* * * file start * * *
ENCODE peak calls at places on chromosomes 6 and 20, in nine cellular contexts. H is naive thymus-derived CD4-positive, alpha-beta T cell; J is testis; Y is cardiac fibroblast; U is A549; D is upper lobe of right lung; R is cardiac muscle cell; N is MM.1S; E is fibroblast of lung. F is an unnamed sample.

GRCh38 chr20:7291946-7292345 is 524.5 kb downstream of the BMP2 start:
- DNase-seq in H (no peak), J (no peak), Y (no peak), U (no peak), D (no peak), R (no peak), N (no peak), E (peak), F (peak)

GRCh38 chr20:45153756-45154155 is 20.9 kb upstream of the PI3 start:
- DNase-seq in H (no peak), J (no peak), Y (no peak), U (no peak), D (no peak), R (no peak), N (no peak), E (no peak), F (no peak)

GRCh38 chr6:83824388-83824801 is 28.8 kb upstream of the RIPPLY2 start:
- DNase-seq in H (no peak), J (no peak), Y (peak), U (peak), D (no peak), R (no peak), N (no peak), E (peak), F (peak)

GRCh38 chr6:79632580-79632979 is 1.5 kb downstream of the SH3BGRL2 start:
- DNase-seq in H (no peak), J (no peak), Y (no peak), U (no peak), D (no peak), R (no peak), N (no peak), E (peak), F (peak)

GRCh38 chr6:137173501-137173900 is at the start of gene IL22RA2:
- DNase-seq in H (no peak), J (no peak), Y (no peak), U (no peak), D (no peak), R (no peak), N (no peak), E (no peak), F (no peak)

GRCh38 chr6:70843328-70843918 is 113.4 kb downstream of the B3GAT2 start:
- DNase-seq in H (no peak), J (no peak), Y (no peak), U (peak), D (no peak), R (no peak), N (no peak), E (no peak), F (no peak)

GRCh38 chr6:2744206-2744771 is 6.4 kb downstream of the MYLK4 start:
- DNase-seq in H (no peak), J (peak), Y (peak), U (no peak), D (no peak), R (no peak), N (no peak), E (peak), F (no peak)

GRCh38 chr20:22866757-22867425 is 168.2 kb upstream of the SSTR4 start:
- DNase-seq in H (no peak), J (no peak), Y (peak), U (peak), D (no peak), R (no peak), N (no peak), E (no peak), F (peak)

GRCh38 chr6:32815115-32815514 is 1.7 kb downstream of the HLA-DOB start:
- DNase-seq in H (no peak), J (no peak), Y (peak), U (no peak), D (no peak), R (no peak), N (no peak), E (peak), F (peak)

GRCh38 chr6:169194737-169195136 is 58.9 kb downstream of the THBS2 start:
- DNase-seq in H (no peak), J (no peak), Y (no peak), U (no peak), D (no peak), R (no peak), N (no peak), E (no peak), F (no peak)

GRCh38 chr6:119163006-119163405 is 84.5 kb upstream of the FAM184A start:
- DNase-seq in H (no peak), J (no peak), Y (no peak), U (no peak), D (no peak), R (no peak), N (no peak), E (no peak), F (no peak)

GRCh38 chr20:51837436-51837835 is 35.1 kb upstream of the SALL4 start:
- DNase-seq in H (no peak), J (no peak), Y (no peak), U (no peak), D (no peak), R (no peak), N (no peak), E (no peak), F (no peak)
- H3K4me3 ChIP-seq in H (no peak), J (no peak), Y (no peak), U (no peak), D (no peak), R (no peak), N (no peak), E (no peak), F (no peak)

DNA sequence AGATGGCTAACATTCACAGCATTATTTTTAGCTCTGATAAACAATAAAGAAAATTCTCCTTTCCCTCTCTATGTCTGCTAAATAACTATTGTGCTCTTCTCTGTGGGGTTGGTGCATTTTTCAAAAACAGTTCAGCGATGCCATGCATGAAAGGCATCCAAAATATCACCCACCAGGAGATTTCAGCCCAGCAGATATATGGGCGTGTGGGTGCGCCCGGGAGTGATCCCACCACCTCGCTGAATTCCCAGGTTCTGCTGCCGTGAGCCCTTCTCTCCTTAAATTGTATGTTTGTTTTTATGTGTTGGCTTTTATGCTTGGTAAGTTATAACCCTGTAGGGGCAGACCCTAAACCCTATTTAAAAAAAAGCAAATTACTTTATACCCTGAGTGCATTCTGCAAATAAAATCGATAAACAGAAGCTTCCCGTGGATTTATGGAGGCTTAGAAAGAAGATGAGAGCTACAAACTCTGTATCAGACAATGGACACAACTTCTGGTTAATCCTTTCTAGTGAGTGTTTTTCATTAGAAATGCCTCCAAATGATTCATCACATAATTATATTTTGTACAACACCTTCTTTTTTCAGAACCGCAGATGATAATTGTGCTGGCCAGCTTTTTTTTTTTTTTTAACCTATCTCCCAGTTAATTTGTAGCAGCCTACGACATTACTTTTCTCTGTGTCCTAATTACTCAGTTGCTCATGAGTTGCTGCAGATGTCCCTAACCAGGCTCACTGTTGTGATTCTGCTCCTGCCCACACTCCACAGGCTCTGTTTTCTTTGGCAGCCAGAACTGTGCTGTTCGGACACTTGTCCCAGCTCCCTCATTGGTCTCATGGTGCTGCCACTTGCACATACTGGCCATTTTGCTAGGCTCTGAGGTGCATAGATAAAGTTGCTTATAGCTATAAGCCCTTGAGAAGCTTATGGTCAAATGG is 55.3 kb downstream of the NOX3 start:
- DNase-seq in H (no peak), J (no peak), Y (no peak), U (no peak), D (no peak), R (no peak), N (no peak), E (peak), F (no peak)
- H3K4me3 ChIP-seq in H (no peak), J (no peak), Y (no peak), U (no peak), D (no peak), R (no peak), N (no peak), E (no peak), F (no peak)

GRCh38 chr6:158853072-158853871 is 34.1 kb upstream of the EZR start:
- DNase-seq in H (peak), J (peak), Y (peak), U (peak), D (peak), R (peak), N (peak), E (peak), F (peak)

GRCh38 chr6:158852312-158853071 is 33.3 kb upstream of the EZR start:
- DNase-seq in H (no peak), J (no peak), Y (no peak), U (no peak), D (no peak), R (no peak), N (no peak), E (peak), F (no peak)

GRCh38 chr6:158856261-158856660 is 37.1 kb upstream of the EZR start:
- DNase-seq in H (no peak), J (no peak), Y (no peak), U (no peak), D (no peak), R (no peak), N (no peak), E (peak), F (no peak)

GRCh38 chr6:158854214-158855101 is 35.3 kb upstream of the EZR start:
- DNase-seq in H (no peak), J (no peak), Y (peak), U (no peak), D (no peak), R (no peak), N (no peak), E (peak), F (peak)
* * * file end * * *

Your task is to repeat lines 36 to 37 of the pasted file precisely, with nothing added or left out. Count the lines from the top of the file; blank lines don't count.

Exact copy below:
GRCh38 chr6:158854214-158855101 is 35.3 kb upstream of the EZR start:
- DNase-seq in H (no peak), J (no peak), Y (peak), U (no peak), D (no peak), R (no peak), N (no peak), E (peak), F (peak)